Campbell Ritchie wrote:How much evidence is there for Odersky Spoon and Venners to argue that so many implementations of equals are wrong?
And you can get as much heat rather than light about whether to throw NPE or a different Exception. Nearly as good as spaces vs tabs for indenting
Winston Gotkowski wrote:. . . Vaziri, Mandana, Frank Tip, Stephen Fink, and Julian Dolby. “Declarative Object Identity Using Relation Types." In Proc. ECOOP 2007, pages 54–78 . . .
You weren't. But I just remembered the discussions we had here about which Exception to throw for nulls.
I don't think I was saying "don't throw NPE". . . .
Campbell Ritchie wrote:And you can get as much heat rather than light about whether to throw NPE or a different Exception.
Stevens Miller wrote:I don't much care which exception a programmer chooses, provided that programmer is consistent about their choice...
Winston Gutkowski wrote:My normal rule of thumb is that if I can naturally call a method on the "possibly null" object in the first line of a method, then I let nature take its course; otherwise I check for it explicitly - and in that case I throw an Exception with an explicit message. But whether it's NPE or IAE or even something like IllegalStateException, I really don't care too much.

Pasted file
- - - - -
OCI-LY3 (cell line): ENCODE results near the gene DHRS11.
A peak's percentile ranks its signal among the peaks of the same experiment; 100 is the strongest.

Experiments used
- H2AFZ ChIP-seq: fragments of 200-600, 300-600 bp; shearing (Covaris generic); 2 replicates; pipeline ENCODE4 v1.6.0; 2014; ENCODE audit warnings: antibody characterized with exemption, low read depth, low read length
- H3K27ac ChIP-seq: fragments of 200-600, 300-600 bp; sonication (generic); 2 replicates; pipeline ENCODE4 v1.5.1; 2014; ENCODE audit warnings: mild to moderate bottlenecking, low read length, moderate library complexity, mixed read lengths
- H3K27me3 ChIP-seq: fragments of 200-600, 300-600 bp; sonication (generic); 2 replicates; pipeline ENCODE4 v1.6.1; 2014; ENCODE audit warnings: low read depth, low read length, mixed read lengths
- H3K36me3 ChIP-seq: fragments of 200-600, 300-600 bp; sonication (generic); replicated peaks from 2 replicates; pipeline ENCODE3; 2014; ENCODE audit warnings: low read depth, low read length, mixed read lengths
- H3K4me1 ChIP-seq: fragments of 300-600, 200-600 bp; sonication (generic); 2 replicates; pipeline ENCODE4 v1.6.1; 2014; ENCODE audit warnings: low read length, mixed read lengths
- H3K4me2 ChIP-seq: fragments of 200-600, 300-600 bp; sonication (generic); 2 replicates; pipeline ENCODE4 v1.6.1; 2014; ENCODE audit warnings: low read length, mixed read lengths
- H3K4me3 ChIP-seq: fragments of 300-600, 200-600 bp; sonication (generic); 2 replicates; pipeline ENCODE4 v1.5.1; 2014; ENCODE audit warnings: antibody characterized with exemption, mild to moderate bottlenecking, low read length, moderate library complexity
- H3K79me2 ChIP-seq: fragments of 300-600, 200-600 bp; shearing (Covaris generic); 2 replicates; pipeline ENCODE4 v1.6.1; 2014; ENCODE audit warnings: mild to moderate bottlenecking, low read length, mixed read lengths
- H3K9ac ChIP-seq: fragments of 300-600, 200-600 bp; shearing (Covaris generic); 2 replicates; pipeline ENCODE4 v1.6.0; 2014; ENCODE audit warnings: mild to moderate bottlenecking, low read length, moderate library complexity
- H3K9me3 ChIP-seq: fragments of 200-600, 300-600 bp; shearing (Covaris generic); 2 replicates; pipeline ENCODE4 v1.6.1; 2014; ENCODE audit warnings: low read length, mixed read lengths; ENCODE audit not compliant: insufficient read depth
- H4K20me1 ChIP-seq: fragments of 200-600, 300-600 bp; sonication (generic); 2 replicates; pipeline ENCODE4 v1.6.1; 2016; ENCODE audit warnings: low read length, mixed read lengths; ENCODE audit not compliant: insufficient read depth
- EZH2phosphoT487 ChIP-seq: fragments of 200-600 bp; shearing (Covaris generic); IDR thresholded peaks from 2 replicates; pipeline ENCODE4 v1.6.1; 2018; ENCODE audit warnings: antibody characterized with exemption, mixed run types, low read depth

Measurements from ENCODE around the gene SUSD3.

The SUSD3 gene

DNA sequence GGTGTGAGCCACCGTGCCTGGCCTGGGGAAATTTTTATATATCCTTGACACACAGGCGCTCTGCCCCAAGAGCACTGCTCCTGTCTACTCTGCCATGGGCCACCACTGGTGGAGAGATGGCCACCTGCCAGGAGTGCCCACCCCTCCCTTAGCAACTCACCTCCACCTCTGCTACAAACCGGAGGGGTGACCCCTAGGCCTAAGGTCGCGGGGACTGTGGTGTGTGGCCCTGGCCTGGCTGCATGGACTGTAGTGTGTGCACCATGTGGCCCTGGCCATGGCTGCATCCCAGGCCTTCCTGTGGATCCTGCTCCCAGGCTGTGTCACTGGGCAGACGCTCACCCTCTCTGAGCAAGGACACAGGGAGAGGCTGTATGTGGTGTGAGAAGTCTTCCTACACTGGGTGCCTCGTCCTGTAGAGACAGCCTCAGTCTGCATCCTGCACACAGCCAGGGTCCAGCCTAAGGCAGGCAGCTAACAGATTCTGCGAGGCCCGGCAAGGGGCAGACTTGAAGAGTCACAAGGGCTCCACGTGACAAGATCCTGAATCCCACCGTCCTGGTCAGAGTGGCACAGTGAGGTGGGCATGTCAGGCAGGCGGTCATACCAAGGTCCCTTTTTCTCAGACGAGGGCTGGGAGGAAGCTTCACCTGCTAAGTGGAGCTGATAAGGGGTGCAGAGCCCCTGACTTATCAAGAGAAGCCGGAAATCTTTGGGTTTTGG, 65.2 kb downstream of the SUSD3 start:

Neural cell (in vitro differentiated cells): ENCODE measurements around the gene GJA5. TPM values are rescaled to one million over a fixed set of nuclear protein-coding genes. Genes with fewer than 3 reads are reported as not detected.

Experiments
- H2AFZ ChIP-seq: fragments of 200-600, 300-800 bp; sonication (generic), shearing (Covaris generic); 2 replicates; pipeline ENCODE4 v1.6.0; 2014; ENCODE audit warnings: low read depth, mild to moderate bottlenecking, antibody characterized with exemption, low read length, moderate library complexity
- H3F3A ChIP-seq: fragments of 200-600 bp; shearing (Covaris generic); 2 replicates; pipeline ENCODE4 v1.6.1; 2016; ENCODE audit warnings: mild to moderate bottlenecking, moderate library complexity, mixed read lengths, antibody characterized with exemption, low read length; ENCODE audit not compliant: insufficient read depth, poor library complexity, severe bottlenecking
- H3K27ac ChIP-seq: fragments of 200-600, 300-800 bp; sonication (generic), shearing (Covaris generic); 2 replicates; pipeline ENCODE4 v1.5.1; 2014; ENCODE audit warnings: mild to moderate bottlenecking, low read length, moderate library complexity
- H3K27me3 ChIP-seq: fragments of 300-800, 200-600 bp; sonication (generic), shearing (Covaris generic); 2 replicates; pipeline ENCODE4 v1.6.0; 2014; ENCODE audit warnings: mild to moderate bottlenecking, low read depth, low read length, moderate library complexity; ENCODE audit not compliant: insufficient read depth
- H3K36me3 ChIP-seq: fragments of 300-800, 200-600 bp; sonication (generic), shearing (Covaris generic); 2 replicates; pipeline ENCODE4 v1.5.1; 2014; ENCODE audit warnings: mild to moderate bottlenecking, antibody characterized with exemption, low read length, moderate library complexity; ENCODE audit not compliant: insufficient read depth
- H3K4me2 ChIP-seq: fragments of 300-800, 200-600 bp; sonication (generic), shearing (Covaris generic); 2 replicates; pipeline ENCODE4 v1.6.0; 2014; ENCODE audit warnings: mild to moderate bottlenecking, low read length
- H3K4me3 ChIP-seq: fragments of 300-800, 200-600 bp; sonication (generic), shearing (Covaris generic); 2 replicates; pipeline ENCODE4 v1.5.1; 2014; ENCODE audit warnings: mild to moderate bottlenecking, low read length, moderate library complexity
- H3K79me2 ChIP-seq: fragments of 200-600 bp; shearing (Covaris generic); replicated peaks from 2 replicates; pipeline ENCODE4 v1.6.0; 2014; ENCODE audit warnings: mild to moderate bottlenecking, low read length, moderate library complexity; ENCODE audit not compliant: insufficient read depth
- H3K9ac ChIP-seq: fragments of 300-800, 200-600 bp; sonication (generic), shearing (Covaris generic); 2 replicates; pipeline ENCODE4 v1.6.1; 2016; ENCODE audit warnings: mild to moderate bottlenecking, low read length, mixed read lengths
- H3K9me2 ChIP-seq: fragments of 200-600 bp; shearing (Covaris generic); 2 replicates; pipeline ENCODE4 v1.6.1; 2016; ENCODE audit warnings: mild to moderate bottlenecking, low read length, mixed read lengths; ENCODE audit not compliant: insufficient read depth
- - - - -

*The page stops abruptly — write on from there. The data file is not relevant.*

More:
Stevens Miller wrote:Continuing in this (more or less) related sub-thread: how do you guys feel about The Law of Demeter?
Winston Gutkowski wrote:I don't actually think about it very much because it seems to be a natural by-product of loose coupling...
Stevens Miller wrote:Some of those encounters take it as gospel, but some point out that rigid obedience to LoD can lead to the proliferation of wrappers for, ultimately, no very good reason. So the question really becomes, for me, what purpose does LoD serve? The preservation of loose coupling is a good answer to that question, and one that, to me, needs no further justification.